The steadfastness of the workers only infuriates God’s enemies, and they double down on their efforts to stop the Kingdom work being done. This time, they “plotted together to come and fight against Jerusalem and to cause confusion in it.” When mocking didn’t work, their enemies started sowing seeds of doubt. That enemy sown doubt had an effect. The people started saying, “The strength of those who bear the burdens is failing. There is too much rubble” (Neh. 4:10). This is psychological warfare. When that doesn’t work, they begin issuing threats of physical violence, “They will not know or see till we come among them and kill them to stop the work.” Here’s the principle: Satan wants to tear down and destroy what God builds. As the work of God continues and picks up steam, so does the opposition. The goal here is to scare God’s people, heighten their anxiety, and cause them to quit doing the good works God has called them to.

Being naive is not a fruit of the Spirit.”

—Justin Dean

How do the people respond to this threat? They again respond with prayer and add to that preparation. You see that two-pronged approach in Nehemiah 4. First they pray. “And we prayed to our God” (Neh. 4:9). If God be for us, who can be against us? We must keep the faith even when things get especially difficult. God’s people are called to trust God and not fear. Second, they prepared a guard as protection during the day and the night. Nehemiah teaches us that the wise man keeps his head on a swivel (as my old football coach used to say). Being naive is not a fruit of the Spirit. We are in a war, wars have enemies, and enemies want to stop what God is doing. So Nehemiah tells the people to get prepared for the attack. Keep working with one hand but carry your weapon with the other (Neh. 4:17). This is good gospel ministry amid a crooked generation (Acts 2:40).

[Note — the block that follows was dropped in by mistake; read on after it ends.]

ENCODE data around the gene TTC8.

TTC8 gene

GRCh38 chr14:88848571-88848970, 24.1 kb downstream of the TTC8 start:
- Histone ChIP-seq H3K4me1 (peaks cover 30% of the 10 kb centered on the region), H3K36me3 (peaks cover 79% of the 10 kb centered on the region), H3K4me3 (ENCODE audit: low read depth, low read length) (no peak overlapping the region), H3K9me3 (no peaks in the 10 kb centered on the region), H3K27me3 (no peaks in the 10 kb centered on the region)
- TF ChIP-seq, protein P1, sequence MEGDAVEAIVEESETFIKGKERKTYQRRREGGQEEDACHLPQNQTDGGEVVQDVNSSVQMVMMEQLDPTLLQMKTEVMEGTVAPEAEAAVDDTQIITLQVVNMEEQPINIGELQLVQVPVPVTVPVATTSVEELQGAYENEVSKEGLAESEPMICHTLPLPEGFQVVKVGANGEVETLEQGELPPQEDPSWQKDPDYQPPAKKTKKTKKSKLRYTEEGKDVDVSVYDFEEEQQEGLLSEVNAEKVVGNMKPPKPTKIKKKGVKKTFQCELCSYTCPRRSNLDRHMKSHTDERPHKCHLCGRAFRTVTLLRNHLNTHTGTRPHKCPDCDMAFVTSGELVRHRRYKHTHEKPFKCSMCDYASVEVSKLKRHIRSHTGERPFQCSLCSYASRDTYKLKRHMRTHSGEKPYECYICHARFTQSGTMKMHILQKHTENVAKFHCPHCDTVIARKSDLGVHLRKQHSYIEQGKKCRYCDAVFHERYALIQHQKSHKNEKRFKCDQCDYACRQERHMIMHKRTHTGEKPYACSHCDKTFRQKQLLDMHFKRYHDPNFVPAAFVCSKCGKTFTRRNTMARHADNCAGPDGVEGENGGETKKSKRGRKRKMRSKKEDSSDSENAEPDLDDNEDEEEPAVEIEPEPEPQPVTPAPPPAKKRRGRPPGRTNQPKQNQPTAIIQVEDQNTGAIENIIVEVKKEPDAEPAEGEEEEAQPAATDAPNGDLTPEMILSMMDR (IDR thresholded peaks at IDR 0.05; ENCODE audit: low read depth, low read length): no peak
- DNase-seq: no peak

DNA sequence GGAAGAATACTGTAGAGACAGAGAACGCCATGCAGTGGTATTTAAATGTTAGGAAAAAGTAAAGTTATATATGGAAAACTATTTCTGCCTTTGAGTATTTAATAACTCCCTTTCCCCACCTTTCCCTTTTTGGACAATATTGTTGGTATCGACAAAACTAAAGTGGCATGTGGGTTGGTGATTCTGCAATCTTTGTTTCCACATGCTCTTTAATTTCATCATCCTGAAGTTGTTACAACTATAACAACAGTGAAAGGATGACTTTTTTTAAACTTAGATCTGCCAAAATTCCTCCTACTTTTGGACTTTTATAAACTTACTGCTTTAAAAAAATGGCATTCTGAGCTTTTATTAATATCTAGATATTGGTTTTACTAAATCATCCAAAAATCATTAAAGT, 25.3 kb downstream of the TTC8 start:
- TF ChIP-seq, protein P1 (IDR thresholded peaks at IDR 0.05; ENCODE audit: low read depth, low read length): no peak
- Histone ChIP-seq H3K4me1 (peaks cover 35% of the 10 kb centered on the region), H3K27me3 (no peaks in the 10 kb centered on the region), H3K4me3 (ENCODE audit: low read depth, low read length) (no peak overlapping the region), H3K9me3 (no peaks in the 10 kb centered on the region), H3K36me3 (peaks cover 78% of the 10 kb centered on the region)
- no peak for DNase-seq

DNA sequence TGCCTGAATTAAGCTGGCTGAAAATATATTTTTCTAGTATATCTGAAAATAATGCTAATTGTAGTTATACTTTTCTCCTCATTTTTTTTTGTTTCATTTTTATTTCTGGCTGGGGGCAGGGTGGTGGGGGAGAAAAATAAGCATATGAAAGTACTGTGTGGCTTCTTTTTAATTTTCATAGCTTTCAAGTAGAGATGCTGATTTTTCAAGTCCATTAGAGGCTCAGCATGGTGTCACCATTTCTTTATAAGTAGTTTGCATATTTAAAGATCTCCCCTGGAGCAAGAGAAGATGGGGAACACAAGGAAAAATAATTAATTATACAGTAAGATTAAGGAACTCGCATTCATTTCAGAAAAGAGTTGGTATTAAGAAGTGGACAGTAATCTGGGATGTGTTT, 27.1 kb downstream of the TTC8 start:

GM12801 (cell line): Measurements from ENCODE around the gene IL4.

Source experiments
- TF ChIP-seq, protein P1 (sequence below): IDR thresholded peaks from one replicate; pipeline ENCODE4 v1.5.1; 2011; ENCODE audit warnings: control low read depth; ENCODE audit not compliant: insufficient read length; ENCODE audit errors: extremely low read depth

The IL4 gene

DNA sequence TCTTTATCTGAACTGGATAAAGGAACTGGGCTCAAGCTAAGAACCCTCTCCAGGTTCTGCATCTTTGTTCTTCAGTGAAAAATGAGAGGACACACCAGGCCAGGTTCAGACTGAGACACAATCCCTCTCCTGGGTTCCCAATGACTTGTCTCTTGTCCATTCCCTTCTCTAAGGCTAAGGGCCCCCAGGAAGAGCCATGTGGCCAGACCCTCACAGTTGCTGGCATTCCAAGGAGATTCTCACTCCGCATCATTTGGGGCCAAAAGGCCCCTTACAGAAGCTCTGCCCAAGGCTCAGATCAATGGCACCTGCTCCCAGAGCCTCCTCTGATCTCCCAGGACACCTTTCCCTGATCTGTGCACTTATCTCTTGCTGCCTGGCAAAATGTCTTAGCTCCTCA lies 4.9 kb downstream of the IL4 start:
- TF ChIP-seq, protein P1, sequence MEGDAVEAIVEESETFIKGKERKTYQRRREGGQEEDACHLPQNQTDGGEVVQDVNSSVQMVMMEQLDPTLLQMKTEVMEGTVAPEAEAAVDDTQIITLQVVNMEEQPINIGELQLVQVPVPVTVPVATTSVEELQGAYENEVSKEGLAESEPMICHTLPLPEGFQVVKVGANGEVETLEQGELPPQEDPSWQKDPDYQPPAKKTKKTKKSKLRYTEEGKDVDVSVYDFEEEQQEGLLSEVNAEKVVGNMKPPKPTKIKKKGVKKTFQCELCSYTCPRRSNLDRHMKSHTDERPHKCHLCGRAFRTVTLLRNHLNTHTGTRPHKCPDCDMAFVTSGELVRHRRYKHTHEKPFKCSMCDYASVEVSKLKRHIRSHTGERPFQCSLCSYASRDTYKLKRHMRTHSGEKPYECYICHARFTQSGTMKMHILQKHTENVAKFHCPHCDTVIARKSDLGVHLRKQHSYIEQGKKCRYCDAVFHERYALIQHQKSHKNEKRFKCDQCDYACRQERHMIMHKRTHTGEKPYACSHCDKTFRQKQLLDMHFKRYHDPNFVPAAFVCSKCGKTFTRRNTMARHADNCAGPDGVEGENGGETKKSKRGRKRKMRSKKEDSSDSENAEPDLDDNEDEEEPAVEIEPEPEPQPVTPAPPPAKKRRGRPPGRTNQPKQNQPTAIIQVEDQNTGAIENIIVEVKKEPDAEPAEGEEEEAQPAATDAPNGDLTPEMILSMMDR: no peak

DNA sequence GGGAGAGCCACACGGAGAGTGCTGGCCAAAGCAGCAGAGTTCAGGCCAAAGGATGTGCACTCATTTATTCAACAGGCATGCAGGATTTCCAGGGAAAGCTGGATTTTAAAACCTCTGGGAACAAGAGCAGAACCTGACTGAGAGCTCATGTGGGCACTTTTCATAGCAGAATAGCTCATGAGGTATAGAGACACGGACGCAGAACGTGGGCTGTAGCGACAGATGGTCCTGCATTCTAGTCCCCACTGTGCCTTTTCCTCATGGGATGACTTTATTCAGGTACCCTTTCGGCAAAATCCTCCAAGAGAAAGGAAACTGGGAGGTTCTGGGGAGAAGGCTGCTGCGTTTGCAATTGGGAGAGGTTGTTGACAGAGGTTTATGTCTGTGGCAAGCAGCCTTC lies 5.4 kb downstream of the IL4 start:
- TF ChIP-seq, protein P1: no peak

If we are going to succeed in the purposes of God for our generation, we too must be a people with a sword in one hand and a toolbox in the other. In other words, we must reject comfort and the lies of prosperity and embrace the pain that leads to progress. Proverbs 13:22 says, “A good man leaves an inheritance to his children’s children.” If we want to leave our kids and grandkids a Christian inheritance—which is far more than just money—we will have to sacrifice our pleasure and comfort. We will have to build something for them that will last, and we will have to do all of this in a culture set against us and our God, a culture that wants to see us fail.

G. K. Chesterton once said, “The true soldier fights not because he hates what is in front of him, but because he loves what is behind him.” What is behind us is our families, our children, our homes, our churches, our schools, our society, and our God. God is calling us to rise up and build amid a culture that has turned against us. Don’t be surprised by the fact that we have real enemies, and they are using everything in their arsenal to stop God’s Kingdom from advancing—this is hockey, not golf. Let us, like Nehemiah, pray and prepare ourselves for the work and battles ahead.

Justin Dean

Justin Dean is lead pastor of Sacred City Church in Davenport, Ia.